The Feyerabend Project at ChiliPLoP, EuroPLoP, & OOPSLA

Fifty years into the First Computing Era some of us in the computing arena have come to realize we’ve made a false start, and for us to finally be able to produce lasting, correct, beautiful, usable, scalable, enjoyable software that stands the tests of time and moral human endeavor, we need to start over. Perhaps we’ll be able to salvage some of what we’ve learned from the First Era. Perhaps not.

ChiliPLoP (May 1-4, 2001, Carefree, Arizona), EuroPLoP (July 4-8, 2001, Irsee, Germany), OOPSLA 2001 ( October 14-18, Tampa Bay, Florida), and Santa Fe (April 17–19, 2002) were the venues for the first four in a short series of workshops working up to the initial starting place for a massive reinvention of computing. The way to think of this reinvention is that we have experienced 50 years of computing all the way from machine language numerical computing to performing software on the Web in Java; and some of our tools, languages, processes, methodologies, and educational practices are suitable for and conducive to creating humane software, and some aren’t. Now that we have a better idea of the kinds of software and systems we need to routinely build, the proper place of users in the design process, and what it takes to get software built, we need to take a look at what we do and how we do it in order to better match tools and processes to reality.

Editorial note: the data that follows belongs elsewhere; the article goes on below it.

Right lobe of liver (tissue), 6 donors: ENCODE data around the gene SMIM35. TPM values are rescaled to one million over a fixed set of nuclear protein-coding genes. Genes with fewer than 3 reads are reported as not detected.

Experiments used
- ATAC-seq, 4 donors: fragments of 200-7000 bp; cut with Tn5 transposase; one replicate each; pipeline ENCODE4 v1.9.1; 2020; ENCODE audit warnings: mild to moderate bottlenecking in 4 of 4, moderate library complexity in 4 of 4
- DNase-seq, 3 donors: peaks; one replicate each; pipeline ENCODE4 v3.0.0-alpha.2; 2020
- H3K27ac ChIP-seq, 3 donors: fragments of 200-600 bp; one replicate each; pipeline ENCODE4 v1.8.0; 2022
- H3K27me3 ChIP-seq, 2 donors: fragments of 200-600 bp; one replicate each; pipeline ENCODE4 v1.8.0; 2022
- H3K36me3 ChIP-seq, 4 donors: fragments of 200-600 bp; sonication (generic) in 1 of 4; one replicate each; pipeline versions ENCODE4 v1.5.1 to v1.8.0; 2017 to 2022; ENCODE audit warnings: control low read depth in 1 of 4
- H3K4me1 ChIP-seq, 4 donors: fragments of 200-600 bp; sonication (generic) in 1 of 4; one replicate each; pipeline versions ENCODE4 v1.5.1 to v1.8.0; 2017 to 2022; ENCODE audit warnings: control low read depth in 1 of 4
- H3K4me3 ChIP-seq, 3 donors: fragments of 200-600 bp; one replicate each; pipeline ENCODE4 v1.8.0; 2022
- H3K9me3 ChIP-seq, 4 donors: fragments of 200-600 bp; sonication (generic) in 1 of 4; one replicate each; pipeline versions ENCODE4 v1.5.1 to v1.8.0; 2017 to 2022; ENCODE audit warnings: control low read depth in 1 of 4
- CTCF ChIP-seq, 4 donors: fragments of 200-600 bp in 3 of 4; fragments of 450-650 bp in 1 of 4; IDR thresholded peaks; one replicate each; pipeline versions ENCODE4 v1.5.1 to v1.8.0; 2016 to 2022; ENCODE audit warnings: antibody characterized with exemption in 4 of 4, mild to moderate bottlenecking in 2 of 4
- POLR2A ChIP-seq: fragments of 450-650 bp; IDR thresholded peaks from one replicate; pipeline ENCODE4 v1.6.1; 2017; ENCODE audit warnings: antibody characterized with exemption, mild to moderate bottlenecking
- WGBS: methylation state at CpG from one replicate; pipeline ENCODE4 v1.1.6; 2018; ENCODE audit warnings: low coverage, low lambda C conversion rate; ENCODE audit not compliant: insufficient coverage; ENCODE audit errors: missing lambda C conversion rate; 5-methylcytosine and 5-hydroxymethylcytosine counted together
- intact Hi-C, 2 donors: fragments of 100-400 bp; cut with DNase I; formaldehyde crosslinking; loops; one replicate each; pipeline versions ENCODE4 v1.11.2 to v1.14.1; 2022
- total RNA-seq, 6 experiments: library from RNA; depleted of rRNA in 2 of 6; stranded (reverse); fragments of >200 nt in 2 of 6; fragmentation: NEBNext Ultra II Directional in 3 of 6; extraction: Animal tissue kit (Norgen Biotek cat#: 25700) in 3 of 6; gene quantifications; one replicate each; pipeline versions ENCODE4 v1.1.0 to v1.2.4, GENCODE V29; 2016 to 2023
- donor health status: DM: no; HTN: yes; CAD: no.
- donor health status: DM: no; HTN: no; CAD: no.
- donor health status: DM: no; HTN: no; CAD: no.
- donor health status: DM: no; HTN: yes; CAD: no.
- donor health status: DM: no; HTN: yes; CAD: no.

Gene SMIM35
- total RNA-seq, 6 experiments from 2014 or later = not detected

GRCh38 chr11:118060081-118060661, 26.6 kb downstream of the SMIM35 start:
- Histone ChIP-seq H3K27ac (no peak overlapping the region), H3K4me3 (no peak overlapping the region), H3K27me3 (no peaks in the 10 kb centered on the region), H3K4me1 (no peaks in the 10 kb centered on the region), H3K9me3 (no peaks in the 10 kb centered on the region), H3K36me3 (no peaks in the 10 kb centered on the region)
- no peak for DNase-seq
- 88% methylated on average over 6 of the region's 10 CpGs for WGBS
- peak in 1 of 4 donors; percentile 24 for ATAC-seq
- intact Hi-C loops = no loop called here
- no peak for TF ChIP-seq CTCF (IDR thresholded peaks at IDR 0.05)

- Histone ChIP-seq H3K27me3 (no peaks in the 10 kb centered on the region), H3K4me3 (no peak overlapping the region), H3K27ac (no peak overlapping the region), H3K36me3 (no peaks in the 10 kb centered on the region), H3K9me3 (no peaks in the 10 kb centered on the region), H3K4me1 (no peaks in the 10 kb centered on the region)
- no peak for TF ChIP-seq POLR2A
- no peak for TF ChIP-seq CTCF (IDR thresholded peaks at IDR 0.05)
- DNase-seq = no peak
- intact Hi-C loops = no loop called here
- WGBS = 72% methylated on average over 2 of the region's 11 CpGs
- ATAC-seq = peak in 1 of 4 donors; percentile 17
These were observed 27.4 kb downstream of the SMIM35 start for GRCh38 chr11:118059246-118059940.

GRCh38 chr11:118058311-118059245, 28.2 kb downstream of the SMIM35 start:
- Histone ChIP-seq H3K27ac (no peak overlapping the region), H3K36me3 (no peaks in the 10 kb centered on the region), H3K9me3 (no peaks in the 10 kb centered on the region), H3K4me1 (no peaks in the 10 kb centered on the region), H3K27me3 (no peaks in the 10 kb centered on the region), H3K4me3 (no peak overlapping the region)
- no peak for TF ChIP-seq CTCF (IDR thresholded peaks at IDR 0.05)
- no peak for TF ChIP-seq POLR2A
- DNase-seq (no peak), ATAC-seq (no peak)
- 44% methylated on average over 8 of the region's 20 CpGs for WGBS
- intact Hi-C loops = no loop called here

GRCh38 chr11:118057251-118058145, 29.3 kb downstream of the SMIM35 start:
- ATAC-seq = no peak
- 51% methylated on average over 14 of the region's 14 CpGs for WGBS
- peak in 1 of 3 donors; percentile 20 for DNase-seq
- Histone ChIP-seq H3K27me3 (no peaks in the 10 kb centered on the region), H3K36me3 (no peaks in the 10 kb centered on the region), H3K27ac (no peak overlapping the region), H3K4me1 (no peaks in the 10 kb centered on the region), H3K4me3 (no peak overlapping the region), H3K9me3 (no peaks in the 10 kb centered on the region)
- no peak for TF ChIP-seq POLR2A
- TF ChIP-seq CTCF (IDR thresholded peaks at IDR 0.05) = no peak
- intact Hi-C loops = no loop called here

These are brainstorming events—I come prepared with about an hour of material with ideas for new programming languages and new educational practices, and after that the group works to gather more ideas to start sketching the new landscape of computing. You are the right person for these events if you are a creative thinker, know several areas of computing well, and are sympathetic to (though perhaps are not a believer in) the goals of the patterns community.

To be invited to one of these workshops, please send me a 1-page description of your computing interests and expertises along with a 1 or 2 paragraph essay on your initial thoughts on how to approach this work. A maximum of 20 people will be invited.

E-mail: rpg at

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